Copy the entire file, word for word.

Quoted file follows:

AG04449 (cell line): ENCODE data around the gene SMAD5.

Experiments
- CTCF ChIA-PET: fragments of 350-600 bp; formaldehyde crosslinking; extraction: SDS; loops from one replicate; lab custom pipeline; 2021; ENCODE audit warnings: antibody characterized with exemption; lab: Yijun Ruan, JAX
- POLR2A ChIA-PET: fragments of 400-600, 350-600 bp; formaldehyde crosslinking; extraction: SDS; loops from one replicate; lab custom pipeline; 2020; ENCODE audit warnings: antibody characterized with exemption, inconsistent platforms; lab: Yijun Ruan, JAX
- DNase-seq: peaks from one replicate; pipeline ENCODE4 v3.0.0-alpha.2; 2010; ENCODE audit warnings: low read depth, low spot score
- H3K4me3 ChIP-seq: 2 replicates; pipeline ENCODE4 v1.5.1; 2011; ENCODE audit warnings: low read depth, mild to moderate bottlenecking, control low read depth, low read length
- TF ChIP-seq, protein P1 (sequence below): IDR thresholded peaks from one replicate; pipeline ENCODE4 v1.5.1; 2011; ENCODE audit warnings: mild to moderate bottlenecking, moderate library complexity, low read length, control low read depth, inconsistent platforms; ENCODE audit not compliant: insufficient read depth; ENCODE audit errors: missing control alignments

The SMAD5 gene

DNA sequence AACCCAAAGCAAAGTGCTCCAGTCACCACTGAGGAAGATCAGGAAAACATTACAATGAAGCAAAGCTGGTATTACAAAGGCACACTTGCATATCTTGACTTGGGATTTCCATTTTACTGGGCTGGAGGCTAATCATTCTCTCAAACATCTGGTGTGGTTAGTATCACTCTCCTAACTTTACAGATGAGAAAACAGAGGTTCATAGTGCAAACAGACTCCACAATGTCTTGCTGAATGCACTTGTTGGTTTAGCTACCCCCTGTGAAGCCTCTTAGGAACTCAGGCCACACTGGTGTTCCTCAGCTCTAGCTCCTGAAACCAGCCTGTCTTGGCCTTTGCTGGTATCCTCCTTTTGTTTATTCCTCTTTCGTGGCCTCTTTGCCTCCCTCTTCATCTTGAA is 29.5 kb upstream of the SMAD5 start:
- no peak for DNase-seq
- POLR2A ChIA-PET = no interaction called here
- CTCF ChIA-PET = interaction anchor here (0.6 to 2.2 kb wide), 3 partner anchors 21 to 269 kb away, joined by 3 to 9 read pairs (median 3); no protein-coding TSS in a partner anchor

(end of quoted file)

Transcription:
AG04449 (cell line): ENCODE data around the gene SMAD5.

Experiments
- CTCF ChIA-PET: fragments of 350-600 bp; formaldehyde crosslinking; extraction: SDS; loops from one replicate; lab custom pipeline; 2021; ENCODE audit warnings: antibody characterized with exemption; lab: Yijun Ruan, JAX
- POLR2A ChIA-PET: fragments of 400-600, 350-600 bp; formaldehyde crosslinking; extraction: SDS; loops from one replicate; lab custom pipeline; 2020; ENCODE audit warnings: antibody characterized with exemption, inconsistent platforms; lab: Yijun Ruan, JAX
- DNase-seq: peaks from one replicate; pipeline ENCODE4 v3.0.0-alpha.2; 2010; ENCODE audit warnings: low read depth, low spot score
- H3K4me3 ChIP-seq: 2 replicates; pipeline ENCODE4 v1.5.1; 2011; ENCODE audit warnings: low read depth, mild to moderate bottlenecking, control low read depth, low read length
- TF ChIP-seq, protein P1 (sequence below): IDR thresholded peaks from one replicate; pipeline ENCODE4 v1.5.1; 2011; ENCODE audit warnings: mild to moderate bottlenecking, moderate library complexity, low read length, control low read depth, inconsistent platforms; ENCODE audit not compliant: insufficient read depth; ENCODE audit errors: missing control alignments

The SMAD5 gene

DNA sequence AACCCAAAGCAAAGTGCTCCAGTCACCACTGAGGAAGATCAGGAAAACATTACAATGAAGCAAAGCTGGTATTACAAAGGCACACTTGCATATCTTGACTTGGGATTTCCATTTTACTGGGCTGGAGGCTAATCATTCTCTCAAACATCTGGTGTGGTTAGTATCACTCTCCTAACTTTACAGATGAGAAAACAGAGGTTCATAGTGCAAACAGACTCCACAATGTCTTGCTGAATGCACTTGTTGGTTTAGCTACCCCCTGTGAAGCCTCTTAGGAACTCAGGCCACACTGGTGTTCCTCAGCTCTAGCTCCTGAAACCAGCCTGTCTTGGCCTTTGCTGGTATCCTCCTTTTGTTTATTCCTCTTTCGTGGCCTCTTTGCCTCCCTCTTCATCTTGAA is 29.5 kb upstream of the SMAD5 start:
- no peak for DNase-seq
- POLR2A ChIA-PET = no interaction called here
- CTCF ChIA-PET = interaction anchor here (0.6 to 2.2 kb wide), 3 partner anchors 21 to 269 kb away, joined by 3 to 9 read pairs (median 3); no protein-coding TSS in a partner anchor